Eastern Cardiothoracic Surgical Society

Risk Factors and Outcomes Associated with Early Airway Dehiscence Following Lung Transplantation
Neel Ranganath1, Jad Malas1, Katherine G. Phillips1, Gregory J. Bittle2, Melissa B. Lesko1, Luis F. Angel1, Bonnie E. Lonze1, Zachary N. Kon1, 1New York University Langone Health, New York NY, USA, 2University of Maryland School of Medicine, Baltimore, MD, USA


OBJECTIVE: Anastomotic complications occur in 7-18% of lung transplants, but no large multi-institutional analyses to determine risk factors for airway dehiscence(AD) exist. Using national registry data, we compared pre-operative recipient/donor risk factors and post-operative outcomes in patients with and without AD.

METHODS: Data on adult lung transplants between 2007-2017 were provided by the Scientific Registry of Transplant Recipients. Recipient/donor demographics were compared with regards to AD, and multivariable logistic regression identified independent risk factors for AD. Kaplan-Meier curves and log-rank tests described mortality and graft survival.

RESULTS: 275/18122 recipients (1.5%) experienced AD. These recipients were more often male (71.6% vs 59.6%, p<0.001), obese (20.1% vs 15.6%, p=0.041), transplanted from ICU (17.5% vs 11.0%, p=0.001), and mechanically ventilated (11.6% vs 6.9%, p=0.002). AD was not associated with recipient steroid use (51.9% vs 47.7%, p=0.194) or lung disease diagnosis group. Donor diabetes (8.0% vs 7.0%, p=0.482) and donor smoking (7.4% vs 9.0%, p=0.449) were also not associated with AD. Patients with AD were more likely to have received bilateral lungs (78.5% vsb68.3%, p<0.001) and less likely to have received a single left lung (6.5% vs 17.3%, p<0.001). Cold ischemia time between 2-4 hours was less common in the AD group (17.2% vs 23.7%, p=0.013). Multivariable analysis revealed recipient obesity and donor gunshot death as independent predictive factors for AD, while donor age>40 and single left lung transplant were negative predictive factors (Table 1). Mortality and graft failure were both significantly higher in the AD group (Figure 1).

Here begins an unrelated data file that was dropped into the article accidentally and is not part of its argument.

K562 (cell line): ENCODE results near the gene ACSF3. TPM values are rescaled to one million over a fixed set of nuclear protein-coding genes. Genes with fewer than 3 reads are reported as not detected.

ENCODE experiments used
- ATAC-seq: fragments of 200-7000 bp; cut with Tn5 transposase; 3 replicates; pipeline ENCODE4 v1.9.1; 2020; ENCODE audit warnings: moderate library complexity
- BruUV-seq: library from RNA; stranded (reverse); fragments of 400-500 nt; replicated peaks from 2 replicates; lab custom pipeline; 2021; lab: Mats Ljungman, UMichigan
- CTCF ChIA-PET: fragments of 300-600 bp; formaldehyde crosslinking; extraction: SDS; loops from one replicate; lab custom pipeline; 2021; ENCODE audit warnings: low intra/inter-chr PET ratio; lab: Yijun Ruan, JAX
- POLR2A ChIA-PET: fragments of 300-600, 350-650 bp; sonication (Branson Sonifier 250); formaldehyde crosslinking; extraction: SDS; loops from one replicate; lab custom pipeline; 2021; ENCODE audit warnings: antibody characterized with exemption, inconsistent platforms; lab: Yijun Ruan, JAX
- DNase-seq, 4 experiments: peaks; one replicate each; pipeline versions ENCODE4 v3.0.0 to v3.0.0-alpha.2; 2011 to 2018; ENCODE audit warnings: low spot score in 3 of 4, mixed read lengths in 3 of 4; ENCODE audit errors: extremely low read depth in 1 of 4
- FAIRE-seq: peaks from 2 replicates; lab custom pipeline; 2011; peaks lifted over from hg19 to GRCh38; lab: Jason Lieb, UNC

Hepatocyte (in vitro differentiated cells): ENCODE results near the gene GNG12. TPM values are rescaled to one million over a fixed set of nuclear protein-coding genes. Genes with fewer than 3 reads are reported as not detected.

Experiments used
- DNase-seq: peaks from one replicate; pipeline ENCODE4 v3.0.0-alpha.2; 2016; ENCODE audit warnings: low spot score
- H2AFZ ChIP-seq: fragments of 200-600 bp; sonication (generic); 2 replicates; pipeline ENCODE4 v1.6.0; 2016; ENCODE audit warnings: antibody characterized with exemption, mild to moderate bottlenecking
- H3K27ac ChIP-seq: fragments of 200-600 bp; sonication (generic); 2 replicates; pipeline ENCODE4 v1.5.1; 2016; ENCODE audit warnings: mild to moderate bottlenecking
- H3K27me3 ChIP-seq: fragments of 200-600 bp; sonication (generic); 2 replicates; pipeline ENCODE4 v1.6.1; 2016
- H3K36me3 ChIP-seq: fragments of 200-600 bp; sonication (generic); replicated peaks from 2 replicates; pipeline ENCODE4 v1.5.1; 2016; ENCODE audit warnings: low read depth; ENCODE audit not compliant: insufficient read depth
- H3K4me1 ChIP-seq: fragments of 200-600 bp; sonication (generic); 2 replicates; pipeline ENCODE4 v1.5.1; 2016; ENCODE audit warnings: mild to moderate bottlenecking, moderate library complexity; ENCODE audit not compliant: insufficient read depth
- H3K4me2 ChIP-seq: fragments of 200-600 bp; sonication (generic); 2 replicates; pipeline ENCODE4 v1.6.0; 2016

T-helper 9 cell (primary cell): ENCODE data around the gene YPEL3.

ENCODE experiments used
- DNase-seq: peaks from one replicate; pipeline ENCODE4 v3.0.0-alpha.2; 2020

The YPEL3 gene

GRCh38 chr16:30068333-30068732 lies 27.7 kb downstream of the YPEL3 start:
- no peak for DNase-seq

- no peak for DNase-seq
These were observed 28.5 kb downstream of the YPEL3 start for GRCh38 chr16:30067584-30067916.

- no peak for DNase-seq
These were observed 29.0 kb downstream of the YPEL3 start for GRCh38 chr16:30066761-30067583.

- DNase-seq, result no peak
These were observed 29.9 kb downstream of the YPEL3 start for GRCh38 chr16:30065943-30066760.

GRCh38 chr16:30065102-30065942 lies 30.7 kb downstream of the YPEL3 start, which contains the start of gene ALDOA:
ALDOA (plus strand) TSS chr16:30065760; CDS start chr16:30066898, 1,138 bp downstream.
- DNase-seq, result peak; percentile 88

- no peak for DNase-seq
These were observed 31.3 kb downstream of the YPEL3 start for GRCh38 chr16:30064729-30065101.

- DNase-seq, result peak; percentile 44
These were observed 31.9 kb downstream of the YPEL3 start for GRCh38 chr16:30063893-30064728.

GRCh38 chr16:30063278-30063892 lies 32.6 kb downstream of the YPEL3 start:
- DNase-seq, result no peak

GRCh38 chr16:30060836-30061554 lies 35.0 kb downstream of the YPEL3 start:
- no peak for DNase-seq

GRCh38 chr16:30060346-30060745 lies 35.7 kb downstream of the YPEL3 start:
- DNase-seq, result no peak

CONCLUSIONS: We identified independent risk factors for AD and confirmed poor post-operative outcomes. However, many known impediments to wound healing such as chronic steroid use, diabetes, and smoking did not appear to be associated with AD.

Table 1 – Independent Predictors of Airway Dehiscence by Multivariable Regression

Odds Ratio 95% Confidence Interval p-value
Recipient body mass index (BMI) > 30 1.407 1.043-1.898 0.815-2.149
Recipient transplanted from intensive care unit 1.321 0.766-2.278 0.317
Recipient non-hospitalized prior to transplant 0.949 0.623-1.445 0.806
Recipient supported with mechanical ventilation prior to transplant 1.323 0.815-2.149 0.257
Donor age > 40 years 0.701 0.518-0.948 0.021
Donor male gender 1.053 0.808-1.373 0.702
Donor mechanism of death, stroke 0.970 0.709-1.328 0.849
Donor mechanism of death, gunshot wound 1.405 1.038-1.900 0.028
Cold ischemia time 2-4 hours 0.801 0.577-1.113 0.186
Single left lung transplant 0.358 0.205-0.625 <0.001
Received bilateral lung transplant 1.002 0.708-1.419 0.990